Facebook is apologizing for not deleting offensive content that promotes violence against women, but is it too little too late?
After being publicly called out on print, Facebook is apologizing for not deleting offensive content that promotes violence against women.
The social network is backtracking from comments made last week to Wired regarding the latter’s expose on how the company handles objectionable content that specifically advocates or jokes about rape and other deviant behavior against females.
It all started when Thorlaug Agustsdottir came across a Facebook page entitled “Controversial humor—men are better than women.” Agustsdottir soon engaged in an argument with a user, one whom she called a troll. After several exchanges, someone posted a Photoshopped image of Agustsdottir that showed her bruised and battered. The image also included a caption written in Icelandic that said, “Women are like grass, they need to be beaten/cut regularly.”
Photo via Thorlaug Agustsdottir/ Facebook
Agustsdottir reported the image to Facebook, who responded by saying that the image was not deleted because it didn’t violate their Statements of Rights and Responsibilities, not even the part where it states that users cannot “post content that: is hate speech, threatening, or pornographic; incites violence; or contains nudity or graphic or gratuitous violence.”
After reporting it several times more and alerting local Icelandic news outlets of the story, Facebook finally took down the photo and deleted the Facebook group.
Agustsdottir also posted the image on her own Facebook page with the following message, criticizing the social network for their lack of response:
“This doctored image of me was posted after an ‘interesting debate’ online, where I criticized rape-humor page. I reported the image 5 different times to Facebook, as well as what I am now realizing are scores of other people. I got 4 NO. It wasn’t until news hit online in Iceland that the stream of reports became so loud FB could not ignore it any longer.
But the fact that this was insulting and threatening to ME was clearly not reason enough for Facebook.”
She also wrote a note entitled “FACERAPING IS ‘SO’ FUNNY – lol,” an extensive account of the events that transpired and her opinion on the matter. The note received 300 reshares but no response from Facebook.
That all changed when Wired ran Agustsdottir’s story last week. The story ran with a non-apology statement from a Facebook representative that highlighted how gravely they took their task of removing offensive content.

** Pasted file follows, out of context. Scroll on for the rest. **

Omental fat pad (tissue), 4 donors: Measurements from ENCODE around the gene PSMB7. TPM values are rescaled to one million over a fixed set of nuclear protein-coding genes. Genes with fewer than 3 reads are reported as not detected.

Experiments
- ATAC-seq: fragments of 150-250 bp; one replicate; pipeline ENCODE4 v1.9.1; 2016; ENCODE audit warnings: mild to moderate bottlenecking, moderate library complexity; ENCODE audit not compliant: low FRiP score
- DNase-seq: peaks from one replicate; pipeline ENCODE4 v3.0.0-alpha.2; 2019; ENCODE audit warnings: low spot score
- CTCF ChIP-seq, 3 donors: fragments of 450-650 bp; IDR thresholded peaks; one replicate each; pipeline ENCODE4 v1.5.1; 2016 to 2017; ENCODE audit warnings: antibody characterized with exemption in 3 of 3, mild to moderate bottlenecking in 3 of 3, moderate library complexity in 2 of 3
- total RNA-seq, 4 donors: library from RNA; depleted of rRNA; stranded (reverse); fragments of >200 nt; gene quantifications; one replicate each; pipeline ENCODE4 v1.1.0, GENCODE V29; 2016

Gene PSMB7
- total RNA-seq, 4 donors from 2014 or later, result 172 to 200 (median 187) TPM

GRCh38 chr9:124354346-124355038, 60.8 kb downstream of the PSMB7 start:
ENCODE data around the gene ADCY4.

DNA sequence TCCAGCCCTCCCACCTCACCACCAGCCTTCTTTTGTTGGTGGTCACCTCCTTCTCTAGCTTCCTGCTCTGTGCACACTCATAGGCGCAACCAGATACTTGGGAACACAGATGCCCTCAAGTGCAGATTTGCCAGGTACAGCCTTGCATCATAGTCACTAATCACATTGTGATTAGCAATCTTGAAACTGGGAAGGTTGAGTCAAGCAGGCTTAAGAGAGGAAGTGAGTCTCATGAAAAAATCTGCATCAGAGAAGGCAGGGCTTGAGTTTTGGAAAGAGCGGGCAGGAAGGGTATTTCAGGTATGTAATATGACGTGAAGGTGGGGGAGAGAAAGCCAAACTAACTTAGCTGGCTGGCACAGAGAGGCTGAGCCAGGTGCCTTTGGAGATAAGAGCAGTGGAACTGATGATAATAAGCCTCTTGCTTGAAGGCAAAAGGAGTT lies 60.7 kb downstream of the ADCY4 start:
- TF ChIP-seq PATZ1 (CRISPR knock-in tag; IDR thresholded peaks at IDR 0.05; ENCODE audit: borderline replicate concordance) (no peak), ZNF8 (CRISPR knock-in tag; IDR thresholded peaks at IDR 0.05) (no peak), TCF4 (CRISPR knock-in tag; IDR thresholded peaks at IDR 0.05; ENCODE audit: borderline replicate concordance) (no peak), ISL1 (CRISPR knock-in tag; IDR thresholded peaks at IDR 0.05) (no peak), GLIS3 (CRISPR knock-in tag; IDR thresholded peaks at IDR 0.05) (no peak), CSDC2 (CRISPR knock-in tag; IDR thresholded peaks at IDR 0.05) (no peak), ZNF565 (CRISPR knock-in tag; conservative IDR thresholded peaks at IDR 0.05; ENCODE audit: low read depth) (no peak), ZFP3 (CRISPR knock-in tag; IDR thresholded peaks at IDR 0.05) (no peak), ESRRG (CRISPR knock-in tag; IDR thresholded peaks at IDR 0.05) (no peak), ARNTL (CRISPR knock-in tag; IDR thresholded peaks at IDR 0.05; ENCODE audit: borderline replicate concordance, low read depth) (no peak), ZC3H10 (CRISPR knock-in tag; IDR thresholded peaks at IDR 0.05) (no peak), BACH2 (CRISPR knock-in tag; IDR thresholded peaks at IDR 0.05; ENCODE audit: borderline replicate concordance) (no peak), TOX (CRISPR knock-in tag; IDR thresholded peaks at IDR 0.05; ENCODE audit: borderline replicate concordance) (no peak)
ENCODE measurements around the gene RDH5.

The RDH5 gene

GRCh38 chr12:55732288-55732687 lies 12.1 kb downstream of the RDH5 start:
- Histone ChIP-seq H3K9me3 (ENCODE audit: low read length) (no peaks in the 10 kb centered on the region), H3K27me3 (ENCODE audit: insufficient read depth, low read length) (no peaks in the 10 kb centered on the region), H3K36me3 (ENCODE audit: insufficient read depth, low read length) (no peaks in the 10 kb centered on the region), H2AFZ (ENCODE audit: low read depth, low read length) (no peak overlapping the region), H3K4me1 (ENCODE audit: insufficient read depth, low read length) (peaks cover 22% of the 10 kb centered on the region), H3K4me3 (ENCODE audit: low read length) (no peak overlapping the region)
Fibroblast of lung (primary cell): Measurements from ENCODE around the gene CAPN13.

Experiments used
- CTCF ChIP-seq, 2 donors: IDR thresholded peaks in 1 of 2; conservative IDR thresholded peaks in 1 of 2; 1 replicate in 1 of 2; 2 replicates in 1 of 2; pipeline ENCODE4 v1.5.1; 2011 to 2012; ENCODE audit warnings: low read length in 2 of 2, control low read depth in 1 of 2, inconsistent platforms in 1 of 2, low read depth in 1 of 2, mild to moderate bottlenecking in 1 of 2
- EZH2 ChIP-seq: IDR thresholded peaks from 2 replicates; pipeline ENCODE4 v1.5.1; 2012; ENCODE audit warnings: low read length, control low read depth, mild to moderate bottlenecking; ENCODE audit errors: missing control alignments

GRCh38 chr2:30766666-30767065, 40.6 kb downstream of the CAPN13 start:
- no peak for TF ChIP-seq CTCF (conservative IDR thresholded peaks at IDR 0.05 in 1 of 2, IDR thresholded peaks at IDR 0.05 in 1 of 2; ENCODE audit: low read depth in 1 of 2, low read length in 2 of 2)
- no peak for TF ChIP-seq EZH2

“We take our Statement of Rights and Responsibilities very seriously and react quickly to remove reported content that violates our policies,” the spokesperson said. “In general, attempts at humor, even disgusting and distasteful ones, do not violate our policies. When real threats or statements of hate are made, however, we will remove them. We encourage people to report anything they feel violates our policies using the report links located throughout the site.”
In other words, Agustsdottir and other women who find content about rape and violence towards them just need to learn how to take a joke.
But then Facebook changed its tune yesterday evening. Another company spokesperson told the same publication that the content “should have been taken down when it was reported to us and we apologize for the mistake.”
The apology seems to be more of a damage control move than a sincere expression of regret. After all, nowhere in the quoted phrase does the Facebook representative explain why they were wrong. And it’s not like the company is reversing its policy on these types of content, pages, and images that advocate for the suppression of women. Pages like 12 year old slut meme’s, a “slutshaming” group that we called one of the worst memes of the year, are still very much active.
For her part, Agustsdottir is not satisfied. Last evening she once again took to the social network to comment on the company’s response.
“Wired again, got response from Facebook – not to ME though – and IM AM NOT SATISFIED!”
Photo via Thorlaug Agustsdottir/Facebook
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